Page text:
"Protectors and Predators: Gods of Medieval Japan, Volume 2"
Written by one of the leading scholars of Japanese religion, Protectors and Predators is the second installment of a multivolume project that promises to be a milestone in our understanding of the mythico-ritual system of esoteric Buddhism—specifically the nature and roles of deities in the religious world of medieval Japan and beyond. Bernard Faure introduces readers to medieval Japanese religiosity and shows the centrality of the gods in religious discourse and ritual. Throughout he engages theoretical insights drawn from structuralism, post-structuralism, and Actor-Network Theory to retrieve the “implicit pantheon” (as opposed to the “explicit orthodox pantheon”) of esoteric Japanese Buddhism (Mikkyō). His work is particularly significant given its focus on the deities’ multiple and shifting representations, overlappings, and modes of actions rather than on individual characters and functions.
In Protectors and Predators Faure argues that the “wild” gods of Japan were at the center of the medieval religious landscape and came together in complex webs of association not divisible into the categories of “Buddhist,” “indigenous,” or “Shinto.” Furthermore, among the most important medieval gods, certain ones had roots in Hinduism, others in Daoism and Yin-Yang thought. He displays vast knowledge of his subject and presents his research—much of it in largely unstudied material—with theoretical sophistication. His arguments and analyses assume the centrality of the iconographic record as a complement to the textual record, and so he has brought together a rich and rare collection of more than 170 color and black-and-white images. This emphasis on iconography and the ways in which it complements, supplements, or deconstructs textual orthodoxy is critical to a fuller comprehension of a set of medieval Japanese beliefs and practices and offers a corrective to the traditional division of the field into religious studies, which typically ignores the images, and art history, which oftentimes overlooks their ritual and religious meaning.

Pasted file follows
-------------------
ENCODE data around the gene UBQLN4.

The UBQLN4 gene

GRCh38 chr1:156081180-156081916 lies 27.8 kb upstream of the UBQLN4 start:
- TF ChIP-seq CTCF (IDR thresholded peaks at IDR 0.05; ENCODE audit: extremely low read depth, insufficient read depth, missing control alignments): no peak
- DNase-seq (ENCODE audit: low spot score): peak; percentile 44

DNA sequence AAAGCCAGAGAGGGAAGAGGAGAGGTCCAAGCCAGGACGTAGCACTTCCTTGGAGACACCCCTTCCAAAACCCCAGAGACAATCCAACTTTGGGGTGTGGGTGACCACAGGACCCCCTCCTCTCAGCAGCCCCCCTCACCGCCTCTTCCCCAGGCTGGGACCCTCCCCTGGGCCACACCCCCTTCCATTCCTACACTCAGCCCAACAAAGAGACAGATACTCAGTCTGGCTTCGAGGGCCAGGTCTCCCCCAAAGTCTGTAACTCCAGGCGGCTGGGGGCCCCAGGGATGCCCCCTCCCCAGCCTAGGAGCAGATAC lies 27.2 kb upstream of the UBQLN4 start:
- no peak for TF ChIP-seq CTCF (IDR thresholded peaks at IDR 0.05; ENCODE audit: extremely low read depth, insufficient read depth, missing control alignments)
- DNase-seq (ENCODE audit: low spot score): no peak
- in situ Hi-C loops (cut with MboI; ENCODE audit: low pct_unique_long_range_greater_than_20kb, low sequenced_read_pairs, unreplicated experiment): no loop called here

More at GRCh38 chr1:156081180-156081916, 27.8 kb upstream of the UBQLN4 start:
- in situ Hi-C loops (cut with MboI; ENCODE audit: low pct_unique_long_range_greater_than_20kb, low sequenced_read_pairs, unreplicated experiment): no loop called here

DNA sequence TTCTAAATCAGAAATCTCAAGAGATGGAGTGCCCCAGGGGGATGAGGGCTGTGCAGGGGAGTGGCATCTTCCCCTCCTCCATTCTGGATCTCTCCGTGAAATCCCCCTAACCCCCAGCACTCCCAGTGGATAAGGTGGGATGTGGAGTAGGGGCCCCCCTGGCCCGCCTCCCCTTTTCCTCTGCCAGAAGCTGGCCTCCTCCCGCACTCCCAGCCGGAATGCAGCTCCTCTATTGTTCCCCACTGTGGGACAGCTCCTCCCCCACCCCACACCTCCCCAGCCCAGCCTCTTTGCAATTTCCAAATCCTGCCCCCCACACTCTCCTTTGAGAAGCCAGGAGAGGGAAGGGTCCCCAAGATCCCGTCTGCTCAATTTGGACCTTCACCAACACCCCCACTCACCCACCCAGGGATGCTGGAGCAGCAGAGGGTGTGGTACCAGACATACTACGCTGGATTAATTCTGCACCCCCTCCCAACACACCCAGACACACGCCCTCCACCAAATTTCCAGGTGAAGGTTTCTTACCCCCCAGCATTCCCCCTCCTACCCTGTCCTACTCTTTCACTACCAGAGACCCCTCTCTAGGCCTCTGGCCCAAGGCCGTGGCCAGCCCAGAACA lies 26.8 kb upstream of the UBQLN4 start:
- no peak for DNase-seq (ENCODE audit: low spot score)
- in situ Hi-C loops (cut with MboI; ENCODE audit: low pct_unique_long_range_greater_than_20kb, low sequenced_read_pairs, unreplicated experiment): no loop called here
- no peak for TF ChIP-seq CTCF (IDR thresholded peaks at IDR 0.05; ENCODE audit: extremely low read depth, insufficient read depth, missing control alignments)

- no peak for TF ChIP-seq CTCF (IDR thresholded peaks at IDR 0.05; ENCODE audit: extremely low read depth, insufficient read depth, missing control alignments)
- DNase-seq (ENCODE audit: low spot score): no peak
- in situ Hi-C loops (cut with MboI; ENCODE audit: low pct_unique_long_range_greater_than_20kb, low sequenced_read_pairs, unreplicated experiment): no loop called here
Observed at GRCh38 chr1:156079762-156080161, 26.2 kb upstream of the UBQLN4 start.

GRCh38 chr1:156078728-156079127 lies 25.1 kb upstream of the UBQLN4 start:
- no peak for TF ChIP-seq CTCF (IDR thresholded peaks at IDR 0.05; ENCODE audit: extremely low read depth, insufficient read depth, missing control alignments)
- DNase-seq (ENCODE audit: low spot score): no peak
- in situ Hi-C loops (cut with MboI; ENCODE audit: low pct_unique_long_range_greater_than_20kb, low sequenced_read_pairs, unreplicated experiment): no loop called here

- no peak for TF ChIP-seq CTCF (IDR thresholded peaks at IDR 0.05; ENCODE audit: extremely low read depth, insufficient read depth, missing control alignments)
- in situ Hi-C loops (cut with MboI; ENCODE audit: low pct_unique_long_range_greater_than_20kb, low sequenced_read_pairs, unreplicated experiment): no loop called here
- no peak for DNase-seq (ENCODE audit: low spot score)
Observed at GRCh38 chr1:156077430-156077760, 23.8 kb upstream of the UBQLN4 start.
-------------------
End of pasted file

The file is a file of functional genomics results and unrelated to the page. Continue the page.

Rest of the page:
Protectors and Predators and its companion volumes should persuade readers that the gods constituted a central part of medieval Japanese religion and that the latter cannot be reduced to a simplistic confrontation, parallelism, or complementarity between some monolithic teachings known as “Buddhism” and “Shinto.” Once these reductionist labels and categories are discarded, a new and fascinating religious landscape begins to unfold.